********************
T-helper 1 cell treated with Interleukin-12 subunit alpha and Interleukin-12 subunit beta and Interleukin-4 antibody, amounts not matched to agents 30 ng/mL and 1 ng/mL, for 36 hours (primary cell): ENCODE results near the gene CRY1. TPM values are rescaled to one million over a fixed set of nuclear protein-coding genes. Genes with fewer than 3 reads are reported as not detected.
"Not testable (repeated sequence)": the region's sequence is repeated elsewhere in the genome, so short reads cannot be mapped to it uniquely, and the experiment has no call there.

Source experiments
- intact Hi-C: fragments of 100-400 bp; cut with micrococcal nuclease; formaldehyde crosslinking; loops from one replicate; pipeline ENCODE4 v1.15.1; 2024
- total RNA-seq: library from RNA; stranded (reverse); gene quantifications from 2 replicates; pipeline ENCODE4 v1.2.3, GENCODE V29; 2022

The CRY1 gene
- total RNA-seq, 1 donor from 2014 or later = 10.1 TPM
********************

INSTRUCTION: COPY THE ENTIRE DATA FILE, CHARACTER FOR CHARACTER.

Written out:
T-helper 1 cell treated with Interleukin-12 subunit alpha and Interleukin-12 subunit beta and Interleukin-4 antibody, amounts not matched to agents 30 ng/mL and 1 ng/mL, for 36 hours (primary cell): ENCODE results near the gene CRY1. TPM values are rescaled to one million over a fixed set of nuclear protein-coding genes. Genes with fewer than 3 reads are reported as not detected.
"Not testable (repeated sequence)": the region's sequence is repeated elsewhere in the genome, so short reads cannot be mapped to it uniquely, and the experiment has no call there.

Source experiments
- intact Hi-C: fragments of 100-400 bp; cut with micrococcal nuclease; formaldehyde crosslinking; loops from one replicate; pipeline ENCODE4 v1.15.1; 2024
- total RNA-seq: library from RNA; stranded (reverse); gene quantifications from 2 replicates; pipeline ENCODE4 v1.2.3, GENCODE V29; 2022

The CRY1 gene
- total RNA-seq, 1 donor from 2014 or later = 10.1 TPM